Today’s mission to the abandoned Navy Base at Salton Sea is one that Blake and I have both been looking forward to since we started mapping the shoreline in preparation for The Big Event. Knowing that few people even know there is an old Navy base on the shores of Salton Sea and even fewer have been there makes it a very interesting place to me. Seeing old photos of the few structures still standing, bunkers, and air-strips makes it seem like one of the most interesting spots at Salton Sea.
This mission was important because with our current schedule, the navy base is planned to be both an emergency pickup-spot and water-refill station. In this stretch of the west side of Salton Sea from the south tip north to about Salton City (approximately 20 miles) shore-access is extremely limited and access to the area around the Navy base is a critical part of our safety plan. This means that the safety team needs to be able to quickly and easily reach the shore.
We had only a few objectives for our mission to the base:
- Confirm emergency road-access to the shore
- Check the condition of the shore (mud, barnacles, etc)
- Record my GoFundMe Project video (2nd try)
- Take awesome pictures!
Based on the previous scouting mission to the end of the road that leads to the Naval Base, it did not seem that it would be a difficult trip for the 4 wheel-drive Jeep. Our plan was to drive to where the sand dunes cover the road, skirt around the dune on the hard desert ground and make it back to the road until the next dune, then repeat. I was 99% confident it would be a quick and easy trip in the Jeep.
FOR THE CORRECT LOCATIONS OF THE AIRCRAFT RUNWAYS SEE THIS POST: Runway location data
As we entered the permitter of the Navy Base we were reminded of the live-ammo training done here in years past.
We made a mental note not to throw rocks at any old bombs we might come across and continued down the road until it was covered by the sand dunes.
The first detour off the road to make it around the sand dune was not very difficult. John (safety-Jeep driver) noted that the sand was extremely soft (easy to sink or get stuck in) and almost as fine as talcum powder. Even though the Jeep has four-wheel-drive, it’s not equipped with the type of large tires that are needed for deep sand dunes, but we continued on. As we moved deeper into the sand we drove past an ominous sight: a newer truck, abandoned, sunk to it’s axels in the sand. It looked to have been stranded recently as the paint still had a shine to it.
We hit a few soft spots, each one getting more and more difficult to get through, until finally we hit one that brought the Jeep to a halt.
This was not difficult to get out of. We lightened the load by about 350Lbs (meaning Blake and I got out) and John was able to rock the Jeep forward and back, and finally power his way out. We then made it about 500 more yards and we were stuck again, nearly to the axles. This time it would not be as fast or easy to get out.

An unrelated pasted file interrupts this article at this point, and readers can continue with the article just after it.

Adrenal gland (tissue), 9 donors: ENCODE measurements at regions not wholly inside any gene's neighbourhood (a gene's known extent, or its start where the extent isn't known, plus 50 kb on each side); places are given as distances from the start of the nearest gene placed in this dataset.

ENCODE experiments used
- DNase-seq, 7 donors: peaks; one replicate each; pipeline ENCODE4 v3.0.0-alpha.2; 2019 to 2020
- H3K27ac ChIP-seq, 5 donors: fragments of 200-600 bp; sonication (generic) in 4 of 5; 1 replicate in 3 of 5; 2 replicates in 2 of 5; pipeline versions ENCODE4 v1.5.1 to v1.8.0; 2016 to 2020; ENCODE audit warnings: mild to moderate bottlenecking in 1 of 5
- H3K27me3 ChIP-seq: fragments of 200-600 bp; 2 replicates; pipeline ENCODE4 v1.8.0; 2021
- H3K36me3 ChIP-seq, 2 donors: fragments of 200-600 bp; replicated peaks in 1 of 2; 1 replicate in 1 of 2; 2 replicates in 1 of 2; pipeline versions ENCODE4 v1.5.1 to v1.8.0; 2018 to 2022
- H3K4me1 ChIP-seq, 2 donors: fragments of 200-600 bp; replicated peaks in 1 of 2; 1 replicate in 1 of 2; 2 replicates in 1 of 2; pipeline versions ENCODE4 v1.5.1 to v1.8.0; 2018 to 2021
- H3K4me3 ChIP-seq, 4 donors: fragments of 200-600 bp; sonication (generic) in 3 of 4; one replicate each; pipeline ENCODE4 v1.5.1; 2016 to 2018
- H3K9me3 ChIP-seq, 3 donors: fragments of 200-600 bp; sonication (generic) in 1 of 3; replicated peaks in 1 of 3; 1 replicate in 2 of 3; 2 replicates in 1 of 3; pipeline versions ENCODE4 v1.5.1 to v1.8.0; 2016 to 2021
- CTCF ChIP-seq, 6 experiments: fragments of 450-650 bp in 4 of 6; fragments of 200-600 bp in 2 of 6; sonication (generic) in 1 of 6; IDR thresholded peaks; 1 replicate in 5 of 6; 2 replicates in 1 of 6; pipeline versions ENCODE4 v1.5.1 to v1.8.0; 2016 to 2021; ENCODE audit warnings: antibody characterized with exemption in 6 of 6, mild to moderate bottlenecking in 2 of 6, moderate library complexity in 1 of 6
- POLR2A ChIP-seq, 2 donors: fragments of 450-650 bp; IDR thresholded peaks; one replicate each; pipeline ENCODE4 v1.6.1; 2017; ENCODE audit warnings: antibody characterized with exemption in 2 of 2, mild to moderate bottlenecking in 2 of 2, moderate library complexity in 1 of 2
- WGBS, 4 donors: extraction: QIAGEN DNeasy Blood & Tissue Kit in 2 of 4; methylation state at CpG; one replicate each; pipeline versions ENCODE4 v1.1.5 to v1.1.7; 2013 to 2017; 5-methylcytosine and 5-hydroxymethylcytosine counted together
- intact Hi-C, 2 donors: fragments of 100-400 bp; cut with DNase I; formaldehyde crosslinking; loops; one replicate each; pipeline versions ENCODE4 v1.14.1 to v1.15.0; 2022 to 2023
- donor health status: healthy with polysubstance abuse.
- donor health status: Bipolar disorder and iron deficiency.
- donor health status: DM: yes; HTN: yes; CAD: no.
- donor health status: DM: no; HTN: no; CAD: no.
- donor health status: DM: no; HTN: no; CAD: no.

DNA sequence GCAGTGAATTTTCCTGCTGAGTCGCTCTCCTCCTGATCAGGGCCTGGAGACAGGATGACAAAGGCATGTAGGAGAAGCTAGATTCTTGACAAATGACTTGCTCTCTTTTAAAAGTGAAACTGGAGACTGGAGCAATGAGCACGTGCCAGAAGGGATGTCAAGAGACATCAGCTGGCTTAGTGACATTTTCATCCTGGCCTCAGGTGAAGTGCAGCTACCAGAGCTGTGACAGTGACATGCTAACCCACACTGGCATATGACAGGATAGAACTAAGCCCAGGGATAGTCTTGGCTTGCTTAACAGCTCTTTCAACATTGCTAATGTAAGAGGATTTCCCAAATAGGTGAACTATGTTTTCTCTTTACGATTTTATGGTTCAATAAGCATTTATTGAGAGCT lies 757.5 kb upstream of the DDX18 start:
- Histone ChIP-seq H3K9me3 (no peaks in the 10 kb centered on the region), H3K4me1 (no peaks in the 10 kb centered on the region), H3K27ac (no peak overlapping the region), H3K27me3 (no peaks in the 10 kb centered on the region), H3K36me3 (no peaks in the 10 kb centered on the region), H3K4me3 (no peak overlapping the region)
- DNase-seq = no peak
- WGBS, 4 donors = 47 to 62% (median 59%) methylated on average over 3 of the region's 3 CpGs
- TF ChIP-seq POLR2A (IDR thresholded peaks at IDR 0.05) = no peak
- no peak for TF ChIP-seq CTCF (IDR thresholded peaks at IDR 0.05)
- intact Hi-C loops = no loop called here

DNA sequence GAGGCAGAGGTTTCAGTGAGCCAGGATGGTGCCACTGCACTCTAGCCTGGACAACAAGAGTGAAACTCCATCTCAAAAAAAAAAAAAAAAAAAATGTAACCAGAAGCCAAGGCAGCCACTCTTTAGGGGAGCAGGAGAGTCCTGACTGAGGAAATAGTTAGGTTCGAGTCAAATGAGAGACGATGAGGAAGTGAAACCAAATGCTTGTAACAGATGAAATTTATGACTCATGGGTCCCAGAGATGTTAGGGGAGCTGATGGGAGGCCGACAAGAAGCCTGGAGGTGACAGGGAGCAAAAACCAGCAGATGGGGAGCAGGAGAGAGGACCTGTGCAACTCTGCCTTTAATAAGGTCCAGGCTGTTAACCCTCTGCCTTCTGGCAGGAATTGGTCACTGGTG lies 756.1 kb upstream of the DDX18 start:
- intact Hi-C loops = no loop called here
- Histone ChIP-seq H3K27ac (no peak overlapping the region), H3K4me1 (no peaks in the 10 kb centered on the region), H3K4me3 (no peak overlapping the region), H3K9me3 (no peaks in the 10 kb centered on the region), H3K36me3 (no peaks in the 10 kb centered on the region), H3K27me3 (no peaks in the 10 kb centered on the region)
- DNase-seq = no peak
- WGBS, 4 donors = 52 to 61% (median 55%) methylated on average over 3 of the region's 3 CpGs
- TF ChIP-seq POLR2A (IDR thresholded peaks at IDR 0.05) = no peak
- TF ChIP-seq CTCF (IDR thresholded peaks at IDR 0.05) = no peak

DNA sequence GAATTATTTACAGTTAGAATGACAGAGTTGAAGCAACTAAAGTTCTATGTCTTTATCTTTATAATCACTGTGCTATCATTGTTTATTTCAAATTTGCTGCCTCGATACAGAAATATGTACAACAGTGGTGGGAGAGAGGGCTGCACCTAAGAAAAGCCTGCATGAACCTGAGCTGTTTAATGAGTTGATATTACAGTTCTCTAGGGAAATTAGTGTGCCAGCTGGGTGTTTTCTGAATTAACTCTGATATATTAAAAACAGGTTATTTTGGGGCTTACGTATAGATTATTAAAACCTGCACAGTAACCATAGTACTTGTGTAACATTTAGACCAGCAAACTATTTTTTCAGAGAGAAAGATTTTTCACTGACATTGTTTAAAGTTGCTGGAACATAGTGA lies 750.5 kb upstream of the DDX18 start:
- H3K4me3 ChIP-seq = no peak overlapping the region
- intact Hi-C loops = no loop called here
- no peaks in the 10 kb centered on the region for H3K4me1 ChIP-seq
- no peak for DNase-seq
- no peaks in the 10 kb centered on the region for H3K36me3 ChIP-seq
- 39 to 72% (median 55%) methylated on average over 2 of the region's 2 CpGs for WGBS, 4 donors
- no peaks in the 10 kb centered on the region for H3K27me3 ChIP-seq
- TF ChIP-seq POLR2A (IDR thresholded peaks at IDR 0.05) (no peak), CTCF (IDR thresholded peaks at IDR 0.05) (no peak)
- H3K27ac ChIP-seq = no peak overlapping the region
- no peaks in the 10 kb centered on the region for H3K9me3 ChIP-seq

As Blake and I stood by watching John try to extract the Jeep from the sand (digging it in deeper) I looked at my watch. 9:30AM and it was already about 95°F. In a few hours it would be 110°F or more. My mind quickly raced through our options as panic started to creep in.
Preparing for today’s mission I told Blake that even though we would not be planning to do any walking on this mission, we still needed to be prepared for a long walk in the event of an emergency (like getting stuck in the sand) so we both had our packs full of water and our “Salton Sea walking shoes”. I had also loaded the Jeep with a full case of drinking water bottles and an ice chest full more water, Gatorade and ice tea. Walking the mile or two back to Blake’s car at the end of the road (left there for an emergency) would be almost easy for Blake and I who are both well acclimated to walking in the heat. John however, is not so well acclimated. If we could not get the Jeep out we would have to either call 911 and wait in the heat for help and/or walk to where the road ends to guide in rescue units or a 4WD tow truck. Rescue for the three of us would probably not be too big of an issue but the hassle and expense of getting a heavy-duty 4WD out there to rescue the Jeep was not something I looked forward to.
Under John’s direction, who has rescued many “stupid” people out of the sand in the San Gabriel Canyon area, Blake and I started breaking-off large branches from the nearby chaparral and stuffing them under the wheels of the Jeep. After going through a bushel or two of branches, and what seemed like forever, John was finally able to skillfully get the Jeep moving and out of it’s self-dug grave.
At this point we aborted the mission due to safety issues and slowly made our way back to the road. We also determined that this particular route which might be passable by a more “equipped” Jeep or dune-buggy, is simply not practical for our needs. In order to be used as an emergency pickup spot or water-refill location it needs to have fast, reliable access. We cant risk the rescue guy getting stuck or taking too long coming to rescue us! We will now have to consider adjusting our walking schedule and will check out a few other nearby and hopefully less difficult access points in future missions.
Mission aborted but not mission failure
We were all disappointed that we had to abort and did not get to visit the Navy Base, but the mission was not a failure. The main objective was to confirm if we could reach the shore and use this as an emergency/water refill location. We now know and have confirmed that this location cannot be used – so in that sense it was a success. We now have one more problem to engineer a solution for, which is part of the adventure!